Sony Pictures Suffers Blackmail Hack

Tom Jowitt is a leading British tech freelance and long standing contributor to TechWeek Europe

Sony Pictures network breached just days after Sony’s PlayStation Network was allegedly penetrated

Sony continues to find itself under attack from hackers, with Sony Pictures becoming the latest division to suffer a damaging data breach.

The attack comes just days after a hacker collective known as DerpTrolling claimed that it hacked into Sony’s PlayStation Network (PSN). Sony insists there was no breach of PSN.

Blackmail Attempt

But it seems that Sony has now confirmed that Sony Pictures was hacked by #GOP, thought to be a group called Guardians of Peace.

“We are investigating an IT matter,” Sony Pictures Entertainment spokesperson, Jean Guerin, told the Hollywood Reporter, when questioned if the group had been hacked.

The #GOP hack is reportedly widespread and Sony Pictures has apparently ordered all its staff to log off and disconnect their computers while the studio investigates. It is alleged that the #GOP hackers also defaced a number of staff computers, with the following message.

Hacker, cyber crime © Stokkete, Shutterstock 2014“Hacked By #GOP,” reads the message. “Warning: We’ve already warned you, and this is just a beginning. We continue till our request be met. We’ve obtained all your internal data, including your secrets and top secrets. If you don’t obey us, we’ll release data shown below to the world. Determine what will you do till November the 24th, 11:00 PM (GMT).”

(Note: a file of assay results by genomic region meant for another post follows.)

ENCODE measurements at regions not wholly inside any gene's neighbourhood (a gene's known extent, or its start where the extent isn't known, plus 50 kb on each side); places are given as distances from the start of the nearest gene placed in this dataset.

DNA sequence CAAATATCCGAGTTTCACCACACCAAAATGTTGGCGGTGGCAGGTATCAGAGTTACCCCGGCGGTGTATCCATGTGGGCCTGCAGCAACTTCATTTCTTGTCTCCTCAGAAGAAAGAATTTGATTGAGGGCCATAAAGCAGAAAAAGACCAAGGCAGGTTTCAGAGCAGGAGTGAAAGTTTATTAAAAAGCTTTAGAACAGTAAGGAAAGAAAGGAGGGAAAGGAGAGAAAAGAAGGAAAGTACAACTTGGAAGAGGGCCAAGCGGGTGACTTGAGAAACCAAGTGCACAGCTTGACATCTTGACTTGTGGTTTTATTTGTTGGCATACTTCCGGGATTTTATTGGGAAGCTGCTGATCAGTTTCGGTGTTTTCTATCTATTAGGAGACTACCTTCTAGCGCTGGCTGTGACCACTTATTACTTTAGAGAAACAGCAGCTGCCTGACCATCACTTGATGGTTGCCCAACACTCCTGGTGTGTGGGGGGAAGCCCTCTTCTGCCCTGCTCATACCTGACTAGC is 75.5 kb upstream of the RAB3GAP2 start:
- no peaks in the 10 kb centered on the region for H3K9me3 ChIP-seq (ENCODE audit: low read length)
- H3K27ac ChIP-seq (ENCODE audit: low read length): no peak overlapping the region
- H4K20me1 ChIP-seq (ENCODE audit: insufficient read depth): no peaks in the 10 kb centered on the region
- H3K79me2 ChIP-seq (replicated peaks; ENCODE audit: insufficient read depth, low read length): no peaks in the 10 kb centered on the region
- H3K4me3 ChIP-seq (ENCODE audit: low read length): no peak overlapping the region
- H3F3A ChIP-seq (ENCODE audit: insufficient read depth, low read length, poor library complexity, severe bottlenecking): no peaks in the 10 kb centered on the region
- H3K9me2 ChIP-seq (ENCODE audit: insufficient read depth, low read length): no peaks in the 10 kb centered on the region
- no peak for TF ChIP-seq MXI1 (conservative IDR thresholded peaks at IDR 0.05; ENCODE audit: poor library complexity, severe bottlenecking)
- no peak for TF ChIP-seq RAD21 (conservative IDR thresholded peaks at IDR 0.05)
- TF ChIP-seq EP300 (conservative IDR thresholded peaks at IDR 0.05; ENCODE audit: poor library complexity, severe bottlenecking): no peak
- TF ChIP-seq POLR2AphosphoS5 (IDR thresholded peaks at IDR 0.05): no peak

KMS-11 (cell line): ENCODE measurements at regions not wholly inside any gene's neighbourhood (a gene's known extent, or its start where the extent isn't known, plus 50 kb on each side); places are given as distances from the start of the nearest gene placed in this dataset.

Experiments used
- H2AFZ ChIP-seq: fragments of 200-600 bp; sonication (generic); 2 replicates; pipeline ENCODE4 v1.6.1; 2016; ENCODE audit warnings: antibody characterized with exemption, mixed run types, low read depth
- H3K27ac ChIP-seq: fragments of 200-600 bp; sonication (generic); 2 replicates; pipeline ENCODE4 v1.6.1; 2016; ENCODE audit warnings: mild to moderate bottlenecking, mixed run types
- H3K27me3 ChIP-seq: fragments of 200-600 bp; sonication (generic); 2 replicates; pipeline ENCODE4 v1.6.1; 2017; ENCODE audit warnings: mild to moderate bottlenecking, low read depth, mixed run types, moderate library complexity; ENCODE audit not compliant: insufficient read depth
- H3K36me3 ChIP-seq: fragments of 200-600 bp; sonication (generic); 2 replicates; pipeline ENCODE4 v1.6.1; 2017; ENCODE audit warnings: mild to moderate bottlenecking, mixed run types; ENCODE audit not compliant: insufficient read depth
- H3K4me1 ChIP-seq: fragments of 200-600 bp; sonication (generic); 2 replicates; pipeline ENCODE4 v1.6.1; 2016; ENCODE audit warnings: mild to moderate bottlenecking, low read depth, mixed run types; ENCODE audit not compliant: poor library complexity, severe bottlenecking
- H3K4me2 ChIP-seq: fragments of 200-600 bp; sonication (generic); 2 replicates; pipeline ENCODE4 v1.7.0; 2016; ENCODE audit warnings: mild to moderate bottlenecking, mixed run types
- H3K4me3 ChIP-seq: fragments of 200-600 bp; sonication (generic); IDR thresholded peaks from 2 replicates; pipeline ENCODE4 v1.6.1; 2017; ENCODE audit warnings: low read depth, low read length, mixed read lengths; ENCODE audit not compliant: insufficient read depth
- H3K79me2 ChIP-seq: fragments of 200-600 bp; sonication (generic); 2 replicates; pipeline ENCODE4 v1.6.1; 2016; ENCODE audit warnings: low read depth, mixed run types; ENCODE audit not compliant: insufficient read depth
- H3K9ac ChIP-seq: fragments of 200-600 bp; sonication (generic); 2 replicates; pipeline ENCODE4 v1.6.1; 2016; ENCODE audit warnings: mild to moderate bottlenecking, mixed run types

It is not clear at this stage what the demands of the group are.

This Sony Pictures hack comes just after a group called DerpTrolling claimed it had hacked into Sony’s PlayStation Network and published the email addresses and passwords of gamers. But Sony claimed that was a hoax.

“We have investigated the claims that our network was breached and have found no evidence that there was any intrusion into our network,” a Sony spokesperson told Joystiq. “Unfortunately, Internet fraud including phishing and password matching are realities that consumers and online networks face on a regular basis. We take these reports very seriously and will continue to monitor our network closely.”

Security Headaches

Sony is having a torrid time of it on the security front. In August, Sony’s PlayStation Network was taken offline for several hours by a distributed denial-of-service (DDoS) attack, that also affected other online gaming networks, including Blizzard’s Battle.net, Grinding Gear Games and Microsoft’s Xbox Live.

These recent attacks however pale into insignificance to Sony’s most serious hack, back in 2011. That attack on the Playstation Network took it offline for a week, and led to the compromise of 77 million users’ credit card details.

It proved to be highly damaging for Sony and had a big financial impact on Sony’s results at the time. To add to the pain, Sony was also fined £250,000 by the ICO in the UK, but in July last year it decided not to appeal the penalty on “security grounds.”

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